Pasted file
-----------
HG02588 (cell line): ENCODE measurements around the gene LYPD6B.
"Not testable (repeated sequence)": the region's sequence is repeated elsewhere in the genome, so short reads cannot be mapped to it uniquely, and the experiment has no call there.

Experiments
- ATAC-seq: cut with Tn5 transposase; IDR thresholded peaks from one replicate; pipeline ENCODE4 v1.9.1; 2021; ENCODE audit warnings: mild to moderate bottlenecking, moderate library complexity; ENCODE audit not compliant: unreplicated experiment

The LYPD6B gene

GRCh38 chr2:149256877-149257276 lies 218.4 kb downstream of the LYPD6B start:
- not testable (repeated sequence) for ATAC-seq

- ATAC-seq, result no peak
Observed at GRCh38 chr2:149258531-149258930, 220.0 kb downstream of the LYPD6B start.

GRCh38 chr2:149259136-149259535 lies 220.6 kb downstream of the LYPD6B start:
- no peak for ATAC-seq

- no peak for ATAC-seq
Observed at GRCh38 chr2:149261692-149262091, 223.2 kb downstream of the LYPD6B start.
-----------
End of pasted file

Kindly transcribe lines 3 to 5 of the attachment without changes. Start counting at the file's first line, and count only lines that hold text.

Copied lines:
Experiments
- ATAC-seq: cut with Tn5 transposase; IDR thresholded peaks from one replicate; pipeline ENCODE4 v1.9.1; 2021; ENCODE audit warnings: mild to moderate bottlenecking, moderate library complexity; ENCODE audit not compliant: unreplicated experiment

The LYPD6B gene